The Great Depression often conjures up images of dust bowls and bread lines, but that is not necessarily the full story. Although the Depression of the 1930s affected every part of the United States, it did so in different ways. While Montgomery County residents were hurt by the Depression, our proximity to Washington, D.C. and the federal government helped keep our economy relatively stable. County residents did not suffer as long or as hard as communities in the rest of the United States. That is not to say that people here faced no difficulties; farm families, in particular, struggled to make ends meet during the 1930s. Some of these rural families, with the help of a woman named Blanche Corwin, found a new and resourceful way to help get them through the hard times.
Miss Corwin, along with a group of county farm women, founded the Montgomery Farm Women’s Cooperative Market in 1932 as a way of supplementing their families’ incomes during the Great Depression. In creating the market, the women were trying to battle the economic woes of the era, but they also ended up fighting against gender discrimination; local newspapers, politicians, bank managers, and even their own families found the idea of women going into business shocking, and many doubted the venture would succeed. The women proved the naysayers wrong and the Market was an immediate success, attracting residents from Washington, D.C. and suburban Montgomery County who came to buy fresh produce, baked goods, and crafts. In the end, the money earned from sales at the Market helped pay mortgages, put food on the table, and send children to school. Today the Farm Women’s Market is still going strong at its original location on Wisconsin Avenue in Bethesda.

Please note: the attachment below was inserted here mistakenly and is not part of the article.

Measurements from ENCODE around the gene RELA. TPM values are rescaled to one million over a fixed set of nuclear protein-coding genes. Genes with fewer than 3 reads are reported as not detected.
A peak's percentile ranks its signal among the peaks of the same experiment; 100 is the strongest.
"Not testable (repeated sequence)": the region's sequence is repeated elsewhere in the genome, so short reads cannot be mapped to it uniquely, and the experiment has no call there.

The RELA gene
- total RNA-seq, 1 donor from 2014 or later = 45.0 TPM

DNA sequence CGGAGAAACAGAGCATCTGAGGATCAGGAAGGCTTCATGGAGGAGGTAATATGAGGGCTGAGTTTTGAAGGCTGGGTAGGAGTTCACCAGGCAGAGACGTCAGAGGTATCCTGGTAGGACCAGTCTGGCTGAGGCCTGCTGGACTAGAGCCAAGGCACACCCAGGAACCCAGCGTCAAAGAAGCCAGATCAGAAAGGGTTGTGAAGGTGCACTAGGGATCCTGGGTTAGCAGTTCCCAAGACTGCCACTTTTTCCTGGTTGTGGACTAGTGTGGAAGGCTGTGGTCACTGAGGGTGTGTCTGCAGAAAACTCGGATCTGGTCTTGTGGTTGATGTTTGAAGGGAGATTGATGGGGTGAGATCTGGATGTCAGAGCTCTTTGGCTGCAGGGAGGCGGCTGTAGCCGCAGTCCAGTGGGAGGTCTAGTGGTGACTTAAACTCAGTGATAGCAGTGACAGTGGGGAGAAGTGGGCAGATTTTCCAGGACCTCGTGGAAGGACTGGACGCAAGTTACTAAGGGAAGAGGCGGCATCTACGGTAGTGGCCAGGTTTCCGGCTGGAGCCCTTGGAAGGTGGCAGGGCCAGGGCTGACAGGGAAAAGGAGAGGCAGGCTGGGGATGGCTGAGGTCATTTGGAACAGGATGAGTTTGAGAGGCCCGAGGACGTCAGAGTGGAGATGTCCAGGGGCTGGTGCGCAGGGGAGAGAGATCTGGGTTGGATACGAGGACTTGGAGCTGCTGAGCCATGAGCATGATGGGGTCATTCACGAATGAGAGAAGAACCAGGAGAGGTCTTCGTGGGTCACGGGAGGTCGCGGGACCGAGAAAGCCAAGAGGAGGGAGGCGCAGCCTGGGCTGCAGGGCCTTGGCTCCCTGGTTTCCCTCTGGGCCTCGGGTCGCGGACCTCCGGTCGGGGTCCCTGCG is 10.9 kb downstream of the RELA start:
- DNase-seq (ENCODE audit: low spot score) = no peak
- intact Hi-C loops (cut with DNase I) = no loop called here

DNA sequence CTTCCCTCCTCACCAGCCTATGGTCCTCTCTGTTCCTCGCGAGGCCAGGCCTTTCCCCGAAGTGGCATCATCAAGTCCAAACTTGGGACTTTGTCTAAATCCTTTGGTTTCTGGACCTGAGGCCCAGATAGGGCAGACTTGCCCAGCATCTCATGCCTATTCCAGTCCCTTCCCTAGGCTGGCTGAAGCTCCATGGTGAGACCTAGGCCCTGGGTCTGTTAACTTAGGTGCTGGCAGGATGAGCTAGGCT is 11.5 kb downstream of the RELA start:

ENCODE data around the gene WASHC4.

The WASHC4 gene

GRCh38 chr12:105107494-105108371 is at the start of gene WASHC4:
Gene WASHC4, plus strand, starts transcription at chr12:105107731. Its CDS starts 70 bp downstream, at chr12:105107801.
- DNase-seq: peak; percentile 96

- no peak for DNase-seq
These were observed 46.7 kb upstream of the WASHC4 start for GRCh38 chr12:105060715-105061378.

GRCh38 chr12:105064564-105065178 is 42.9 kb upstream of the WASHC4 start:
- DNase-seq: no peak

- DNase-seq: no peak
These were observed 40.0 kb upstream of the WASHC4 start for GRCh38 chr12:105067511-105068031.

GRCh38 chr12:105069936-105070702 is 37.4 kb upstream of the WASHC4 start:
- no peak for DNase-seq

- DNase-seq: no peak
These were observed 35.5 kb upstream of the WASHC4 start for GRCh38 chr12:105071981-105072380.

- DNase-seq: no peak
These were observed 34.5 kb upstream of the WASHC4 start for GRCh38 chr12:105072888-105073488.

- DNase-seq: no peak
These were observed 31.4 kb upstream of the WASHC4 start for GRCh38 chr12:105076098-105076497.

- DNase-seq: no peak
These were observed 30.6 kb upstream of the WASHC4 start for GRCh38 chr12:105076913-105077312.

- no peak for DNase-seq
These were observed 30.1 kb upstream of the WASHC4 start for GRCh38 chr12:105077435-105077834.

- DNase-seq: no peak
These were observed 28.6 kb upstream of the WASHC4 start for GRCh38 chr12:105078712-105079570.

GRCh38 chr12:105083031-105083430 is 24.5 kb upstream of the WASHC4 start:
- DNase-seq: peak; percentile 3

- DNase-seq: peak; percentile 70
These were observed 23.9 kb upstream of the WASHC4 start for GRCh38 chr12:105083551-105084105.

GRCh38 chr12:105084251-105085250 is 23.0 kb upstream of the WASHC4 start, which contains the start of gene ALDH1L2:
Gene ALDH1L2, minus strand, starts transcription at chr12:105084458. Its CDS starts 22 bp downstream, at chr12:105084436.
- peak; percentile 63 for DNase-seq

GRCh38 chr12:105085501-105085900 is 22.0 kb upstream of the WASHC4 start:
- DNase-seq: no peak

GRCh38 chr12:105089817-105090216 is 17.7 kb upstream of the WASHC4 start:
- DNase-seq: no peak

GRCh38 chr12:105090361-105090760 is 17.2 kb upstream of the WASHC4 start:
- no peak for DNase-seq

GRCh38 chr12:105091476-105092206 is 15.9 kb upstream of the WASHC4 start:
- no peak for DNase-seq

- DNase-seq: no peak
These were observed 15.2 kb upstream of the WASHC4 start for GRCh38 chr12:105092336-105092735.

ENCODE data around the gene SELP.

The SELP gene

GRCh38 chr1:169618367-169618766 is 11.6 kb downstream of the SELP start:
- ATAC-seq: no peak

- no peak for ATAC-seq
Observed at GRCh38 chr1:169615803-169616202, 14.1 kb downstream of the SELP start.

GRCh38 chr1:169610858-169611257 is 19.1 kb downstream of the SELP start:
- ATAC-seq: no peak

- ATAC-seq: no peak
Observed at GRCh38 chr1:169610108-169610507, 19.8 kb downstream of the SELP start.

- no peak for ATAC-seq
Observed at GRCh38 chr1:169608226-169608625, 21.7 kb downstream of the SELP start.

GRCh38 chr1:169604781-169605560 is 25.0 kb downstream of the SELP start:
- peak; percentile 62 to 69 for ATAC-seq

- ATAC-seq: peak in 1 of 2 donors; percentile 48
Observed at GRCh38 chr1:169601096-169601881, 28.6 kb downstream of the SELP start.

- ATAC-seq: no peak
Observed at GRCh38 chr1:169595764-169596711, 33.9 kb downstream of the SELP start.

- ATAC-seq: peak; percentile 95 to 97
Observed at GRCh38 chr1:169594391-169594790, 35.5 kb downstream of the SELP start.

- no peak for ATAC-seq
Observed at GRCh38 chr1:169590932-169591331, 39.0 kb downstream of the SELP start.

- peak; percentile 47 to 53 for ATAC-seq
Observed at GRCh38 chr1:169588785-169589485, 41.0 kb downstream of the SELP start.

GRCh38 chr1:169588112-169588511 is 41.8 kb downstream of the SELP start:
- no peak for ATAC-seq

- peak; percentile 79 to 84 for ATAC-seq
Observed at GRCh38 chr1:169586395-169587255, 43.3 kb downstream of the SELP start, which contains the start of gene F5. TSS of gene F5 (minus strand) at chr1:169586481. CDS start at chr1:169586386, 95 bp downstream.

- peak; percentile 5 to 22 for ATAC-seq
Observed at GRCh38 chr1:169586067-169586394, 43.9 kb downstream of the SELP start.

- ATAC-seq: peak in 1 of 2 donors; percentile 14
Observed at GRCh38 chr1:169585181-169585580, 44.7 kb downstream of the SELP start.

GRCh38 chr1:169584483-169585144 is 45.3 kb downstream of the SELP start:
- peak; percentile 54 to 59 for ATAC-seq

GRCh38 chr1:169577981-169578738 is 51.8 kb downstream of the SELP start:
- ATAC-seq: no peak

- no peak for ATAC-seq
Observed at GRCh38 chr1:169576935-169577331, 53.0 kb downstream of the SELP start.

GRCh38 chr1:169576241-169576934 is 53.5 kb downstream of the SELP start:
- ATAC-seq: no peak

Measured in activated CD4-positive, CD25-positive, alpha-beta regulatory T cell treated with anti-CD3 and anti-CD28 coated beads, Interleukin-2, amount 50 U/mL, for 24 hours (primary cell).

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To read a transcript of the audio recording click here.
Click on the links below to learn more about the Farm Women’s Market and the Great Depression in Montgomery County.